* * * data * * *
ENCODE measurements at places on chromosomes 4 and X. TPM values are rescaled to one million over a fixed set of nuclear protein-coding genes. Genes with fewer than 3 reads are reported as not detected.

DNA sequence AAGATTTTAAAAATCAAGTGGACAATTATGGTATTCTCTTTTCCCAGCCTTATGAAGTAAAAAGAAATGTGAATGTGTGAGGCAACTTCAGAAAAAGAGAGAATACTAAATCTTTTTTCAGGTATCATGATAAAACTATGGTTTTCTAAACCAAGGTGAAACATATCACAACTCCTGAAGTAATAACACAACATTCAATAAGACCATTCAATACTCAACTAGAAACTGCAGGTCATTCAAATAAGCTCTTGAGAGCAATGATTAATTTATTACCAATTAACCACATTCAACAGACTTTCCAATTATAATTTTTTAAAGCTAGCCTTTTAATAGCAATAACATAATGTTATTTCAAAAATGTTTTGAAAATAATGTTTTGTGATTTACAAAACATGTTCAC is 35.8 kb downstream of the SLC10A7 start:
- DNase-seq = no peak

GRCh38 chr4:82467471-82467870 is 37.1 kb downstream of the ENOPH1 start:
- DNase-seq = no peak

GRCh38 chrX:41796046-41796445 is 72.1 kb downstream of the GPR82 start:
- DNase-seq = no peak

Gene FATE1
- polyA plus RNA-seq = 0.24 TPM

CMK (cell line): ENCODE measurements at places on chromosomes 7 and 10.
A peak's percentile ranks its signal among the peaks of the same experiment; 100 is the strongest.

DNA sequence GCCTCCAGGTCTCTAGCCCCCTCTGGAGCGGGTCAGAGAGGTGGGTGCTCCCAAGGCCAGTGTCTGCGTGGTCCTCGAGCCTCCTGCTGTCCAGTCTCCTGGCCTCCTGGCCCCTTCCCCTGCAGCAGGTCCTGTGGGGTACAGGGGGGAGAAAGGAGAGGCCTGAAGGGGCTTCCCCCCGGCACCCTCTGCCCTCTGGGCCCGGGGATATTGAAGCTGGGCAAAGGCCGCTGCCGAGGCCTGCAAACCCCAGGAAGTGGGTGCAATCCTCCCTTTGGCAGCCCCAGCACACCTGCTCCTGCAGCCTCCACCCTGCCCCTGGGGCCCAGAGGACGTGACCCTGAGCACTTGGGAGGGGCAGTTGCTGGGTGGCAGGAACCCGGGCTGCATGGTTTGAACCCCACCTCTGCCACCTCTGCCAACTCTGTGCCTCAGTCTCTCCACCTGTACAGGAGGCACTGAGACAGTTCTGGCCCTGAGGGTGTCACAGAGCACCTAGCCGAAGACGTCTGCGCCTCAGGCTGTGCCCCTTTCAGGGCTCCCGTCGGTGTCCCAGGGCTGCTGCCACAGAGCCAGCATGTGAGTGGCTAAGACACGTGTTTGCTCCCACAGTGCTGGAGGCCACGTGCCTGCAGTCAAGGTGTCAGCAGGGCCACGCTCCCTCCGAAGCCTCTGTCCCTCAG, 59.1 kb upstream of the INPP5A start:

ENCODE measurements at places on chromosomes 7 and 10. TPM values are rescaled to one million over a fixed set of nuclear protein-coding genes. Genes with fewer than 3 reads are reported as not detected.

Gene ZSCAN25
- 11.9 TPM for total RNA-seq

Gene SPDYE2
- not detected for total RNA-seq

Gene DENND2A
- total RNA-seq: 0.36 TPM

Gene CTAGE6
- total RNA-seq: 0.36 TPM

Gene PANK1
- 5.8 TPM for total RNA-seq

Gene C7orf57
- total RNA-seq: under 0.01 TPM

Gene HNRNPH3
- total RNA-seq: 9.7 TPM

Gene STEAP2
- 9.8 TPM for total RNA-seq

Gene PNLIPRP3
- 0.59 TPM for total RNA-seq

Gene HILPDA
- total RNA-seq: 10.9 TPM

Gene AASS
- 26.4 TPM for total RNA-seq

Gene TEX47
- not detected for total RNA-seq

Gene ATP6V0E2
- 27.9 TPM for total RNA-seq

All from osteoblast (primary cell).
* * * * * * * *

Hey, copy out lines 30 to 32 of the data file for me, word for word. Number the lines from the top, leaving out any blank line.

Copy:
Gene PNLIPRP3
- 0.59 TPM for total RNA-seq

Gene HILPDA